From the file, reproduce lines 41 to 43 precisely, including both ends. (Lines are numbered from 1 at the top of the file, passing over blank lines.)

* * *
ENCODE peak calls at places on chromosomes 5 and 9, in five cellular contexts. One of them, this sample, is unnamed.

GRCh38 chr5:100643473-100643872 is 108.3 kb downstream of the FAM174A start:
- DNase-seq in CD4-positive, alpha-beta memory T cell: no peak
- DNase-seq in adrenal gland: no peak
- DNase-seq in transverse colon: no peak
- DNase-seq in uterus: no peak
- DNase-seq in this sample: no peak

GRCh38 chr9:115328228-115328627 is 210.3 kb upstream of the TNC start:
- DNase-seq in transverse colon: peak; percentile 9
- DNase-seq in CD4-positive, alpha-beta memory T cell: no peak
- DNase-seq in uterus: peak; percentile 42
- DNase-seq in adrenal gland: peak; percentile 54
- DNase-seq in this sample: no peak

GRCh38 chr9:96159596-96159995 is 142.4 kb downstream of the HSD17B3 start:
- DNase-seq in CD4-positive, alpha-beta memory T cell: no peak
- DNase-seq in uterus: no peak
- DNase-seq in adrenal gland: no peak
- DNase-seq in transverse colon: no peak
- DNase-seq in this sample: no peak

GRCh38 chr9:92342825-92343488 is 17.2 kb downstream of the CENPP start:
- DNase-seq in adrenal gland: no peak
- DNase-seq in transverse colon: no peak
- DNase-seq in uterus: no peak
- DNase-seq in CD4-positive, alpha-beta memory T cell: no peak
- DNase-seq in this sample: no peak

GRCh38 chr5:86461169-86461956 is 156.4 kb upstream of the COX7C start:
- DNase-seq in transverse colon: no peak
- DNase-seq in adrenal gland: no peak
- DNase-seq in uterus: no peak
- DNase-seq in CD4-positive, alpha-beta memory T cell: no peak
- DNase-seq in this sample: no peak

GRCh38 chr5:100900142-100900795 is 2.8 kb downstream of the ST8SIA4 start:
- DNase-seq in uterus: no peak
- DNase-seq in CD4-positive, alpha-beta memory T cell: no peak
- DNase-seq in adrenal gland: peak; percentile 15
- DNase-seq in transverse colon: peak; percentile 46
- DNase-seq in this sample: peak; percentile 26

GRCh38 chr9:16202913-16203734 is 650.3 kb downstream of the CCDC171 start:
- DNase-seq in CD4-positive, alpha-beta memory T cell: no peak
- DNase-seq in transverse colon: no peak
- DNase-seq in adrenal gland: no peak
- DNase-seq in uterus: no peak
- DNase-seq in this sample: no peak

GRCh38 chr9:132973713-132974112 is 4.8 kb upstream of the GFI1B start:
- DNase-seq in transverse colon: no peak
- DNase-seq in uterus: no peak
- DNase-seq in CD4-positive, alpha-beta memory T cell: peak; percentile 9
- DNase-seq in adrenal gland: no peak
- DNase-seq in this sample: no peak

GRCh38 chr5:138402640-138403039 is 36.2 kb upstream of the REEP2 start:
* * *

- DNase-seq in adrenal gland: no peak
- DNase-seq in uterus: no peak
- DNase-seq in this sample: no peak